soon after noting: "I've had eighteen straight whiskeys; I believe that's the record"). We're just saying that
quite a lot of people who enjoy a good drink seem to end up geniuses, including:Noted comic genius and
part-time philosopher W. C. Fields said, "A man's got to believe in something. I believe I'll have another
drink."It's probably no coincidence that Tennessee Williams wrote so brilliantly about alcoholics (see, for
instance, the character Brick in Cat on a Hot Tin Roof). A lifelong alcoholic who wrote all of his plays
while drinking, Williams liked to work early in the morning, and usually had his first martini down by 8
A.M.Widely considered the best dancer of her era, Isadora Duncan (1878 1927) was known for her long
string of love affairs and for her absolute inability not to spend money the moment it was given her. Being
perpetually short of cash...
Author Bio
Editors of Mental Floss
Will Pearson and Mangesh Hattikudur met as freshmen at Duke University, and in their senior year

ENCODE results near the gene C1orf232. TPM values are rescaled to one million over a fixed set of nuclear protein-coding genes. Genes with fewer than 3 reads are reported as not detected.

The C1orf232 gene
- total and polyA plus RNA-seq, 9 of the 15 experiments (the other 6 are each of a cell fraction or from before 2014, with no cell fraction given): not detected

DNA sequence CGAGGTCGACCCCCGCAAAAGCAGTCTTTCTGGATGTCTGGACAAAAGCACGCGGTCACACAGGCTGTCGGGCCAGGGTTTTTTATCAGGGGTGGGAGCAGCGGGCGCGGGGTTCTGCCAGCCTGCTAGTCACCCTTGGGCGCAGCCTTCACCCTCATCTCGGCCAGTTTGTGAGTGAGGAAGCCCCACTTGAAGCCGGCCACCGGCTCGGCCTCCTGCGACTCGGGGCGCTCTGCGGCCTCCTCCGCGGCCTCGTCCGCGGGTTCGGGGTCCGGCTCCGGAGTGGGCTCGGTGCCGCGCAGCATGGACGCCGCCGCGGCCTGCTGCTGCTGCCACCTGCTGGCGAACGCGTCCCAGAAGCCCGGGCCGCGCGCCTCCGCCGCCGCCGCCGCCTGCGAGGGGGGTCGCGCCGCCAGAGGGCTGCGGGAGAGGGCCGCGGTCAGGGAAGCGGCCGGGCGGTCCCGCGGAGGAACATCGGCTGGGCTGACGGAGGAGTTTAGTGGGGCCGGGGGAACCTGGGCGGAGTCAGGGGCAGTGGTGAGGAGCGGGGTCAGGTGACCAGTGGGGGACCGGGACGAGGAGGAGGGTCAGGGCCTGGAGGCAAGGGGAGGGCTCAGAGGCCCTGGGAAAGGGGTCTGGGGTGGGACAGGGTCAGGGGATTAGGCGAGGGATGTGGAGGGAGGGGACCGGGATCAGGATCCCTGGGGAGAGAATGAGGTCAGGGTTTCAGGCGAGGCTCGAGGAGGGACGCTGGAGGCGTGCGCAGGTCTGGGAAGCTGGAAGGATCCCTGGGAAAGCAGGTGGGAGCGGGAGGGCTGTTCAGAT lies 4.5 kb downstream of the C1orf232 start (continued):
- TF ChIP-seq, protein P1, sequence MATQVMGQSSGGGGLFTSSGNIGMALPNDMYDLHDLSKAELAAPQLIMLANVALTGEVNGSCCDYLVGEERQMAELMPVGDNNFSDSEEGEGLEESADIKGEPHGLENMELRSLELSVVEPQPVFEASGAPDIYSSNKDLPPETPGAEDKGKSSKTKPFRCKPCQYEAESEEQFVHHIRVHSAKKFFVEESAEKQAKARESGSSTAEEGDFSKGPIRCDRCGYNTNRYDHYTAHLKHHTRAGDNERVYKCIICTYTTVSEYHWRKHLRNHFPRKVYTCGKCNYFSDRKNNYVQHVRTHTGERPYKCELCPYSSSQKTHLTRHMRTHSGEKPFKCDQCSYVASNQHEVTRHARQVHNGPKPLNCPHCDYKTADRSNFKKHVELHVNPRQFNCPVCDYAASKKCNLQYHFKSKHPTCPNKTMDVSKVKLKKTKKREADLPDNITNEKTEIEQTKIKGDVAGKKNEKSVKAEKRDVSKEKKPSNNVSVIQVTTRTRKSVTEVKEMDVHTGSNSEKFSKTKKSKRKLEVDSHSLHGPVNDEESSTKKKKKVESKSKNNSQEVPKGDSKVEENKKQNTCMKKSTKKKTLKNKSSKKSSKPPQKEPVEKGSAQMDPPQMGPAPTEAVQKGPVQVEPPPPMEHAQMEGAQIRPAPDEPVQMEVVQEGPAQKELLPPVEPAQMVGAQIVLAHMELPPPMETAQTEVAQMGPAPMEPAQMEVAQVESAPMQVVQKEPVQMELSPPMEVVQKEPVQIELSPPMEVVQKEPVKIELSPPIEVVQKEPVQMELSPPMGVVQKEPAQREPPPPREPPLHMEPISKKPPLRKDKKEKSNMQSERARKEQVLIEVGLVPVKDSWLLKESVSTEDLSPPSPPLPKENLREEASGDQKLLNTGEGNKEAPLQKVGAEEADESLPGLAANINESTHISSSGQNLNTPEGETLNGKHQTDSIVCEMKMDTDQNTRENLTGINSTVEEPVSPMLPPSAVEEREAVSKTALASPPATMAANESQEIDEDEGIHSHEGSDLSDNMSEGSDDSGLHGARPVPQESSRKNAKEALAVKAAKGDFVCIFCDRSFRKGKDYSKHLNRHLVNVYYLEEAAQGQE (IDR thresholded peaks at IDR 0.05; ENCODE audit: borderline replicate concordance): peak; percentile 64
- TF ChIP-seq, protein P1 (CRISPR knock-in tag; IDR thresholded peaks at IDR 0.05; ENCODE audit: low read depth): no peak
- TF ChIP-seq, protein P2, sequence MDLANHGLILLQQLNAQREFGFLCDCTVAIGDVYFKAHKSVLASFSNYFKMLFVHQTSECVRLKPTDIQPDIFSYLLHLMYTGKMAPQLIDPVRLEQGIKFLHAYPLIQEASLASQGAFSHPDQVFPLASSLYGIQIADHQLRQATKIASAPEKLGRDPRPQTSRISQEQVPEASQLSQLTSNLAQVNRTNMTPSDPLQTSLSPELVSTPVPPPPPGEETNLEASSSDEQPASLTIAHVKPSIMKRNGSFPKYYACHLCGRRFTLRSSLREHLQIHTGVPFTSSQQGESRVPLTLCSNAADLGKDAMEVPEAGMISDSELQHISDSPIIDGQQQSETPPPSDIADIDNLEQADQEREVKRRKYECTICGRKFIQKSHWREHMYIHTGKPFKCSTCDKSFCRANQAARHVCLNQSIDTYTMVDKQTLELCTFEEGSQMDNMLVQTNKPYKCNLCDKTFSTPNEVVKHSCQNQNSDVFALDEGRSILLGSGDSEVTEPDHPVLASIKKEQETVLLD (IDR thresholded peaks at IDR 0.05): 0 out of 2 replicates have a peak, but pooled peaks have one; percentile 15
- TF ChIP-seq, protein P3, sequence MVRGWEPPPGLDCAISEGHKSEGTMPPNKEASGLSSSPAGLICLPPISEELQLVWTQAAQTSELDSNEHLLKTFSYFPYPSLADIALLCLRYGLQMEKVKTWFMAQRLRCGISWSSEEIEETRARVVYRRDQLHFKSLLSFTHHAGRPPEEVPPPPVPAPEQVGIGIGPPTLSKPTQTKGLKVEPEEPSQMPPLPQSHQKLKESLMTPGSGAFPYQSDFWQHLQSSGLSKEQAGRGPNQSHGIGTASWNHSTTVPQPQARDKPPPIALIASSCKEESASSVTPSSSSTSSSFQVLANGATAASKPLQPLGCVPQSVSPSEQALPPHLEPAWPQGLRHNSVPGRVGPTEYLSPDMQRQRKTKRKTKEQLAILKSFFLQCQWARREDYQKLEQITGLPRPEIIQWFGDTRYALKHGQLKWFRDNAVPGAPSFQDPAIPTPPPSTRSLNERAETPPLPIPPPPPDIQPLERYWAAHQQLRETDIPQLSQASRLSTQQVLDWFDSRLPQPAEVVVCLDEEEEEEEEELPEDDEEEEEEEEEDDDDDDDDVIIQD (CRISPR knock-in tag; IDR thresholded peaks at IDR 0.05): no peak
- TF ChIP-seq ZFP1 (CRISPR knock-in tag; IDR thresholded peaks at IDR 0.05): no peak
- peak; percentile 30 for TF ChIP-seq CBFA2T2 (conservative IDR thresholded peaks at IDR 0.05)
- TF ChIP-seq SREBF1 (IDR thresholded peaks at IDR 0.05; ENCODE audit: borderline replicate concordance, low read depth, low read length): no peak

parlayed their cafeteria conversations into the first issue of mental_floss magazine. Five years later,
they're well on their way to creating a knowledge empire. In addition to the magazine, a board game, and
a weekly CNN Headline News segment, the two have also collaborated on seven mental_floss books. In
their spare time, Will and Mangesh also tour the country performing folk music under the name Peter,
Paul, and Mary.John Green is the author of the award-winning novel Looking for Alaska (2005), which has
been translated into eight languages and is being made into a fi lm by Paramount Pictures.John also
contributes commentary to NPR's All Things Considered, and works for Booklist magazine, reviewing
literary fiction and children's picture books, as well as pretty much everything that gets published involving
boxing, conjoined twins, and/or little people (although John himself is quite tall). In short, he's the closest
thing the mental_floss staff has to being a genius.
Reviews

“A delightfully eccentric and eclectic new magazine.”

								
To top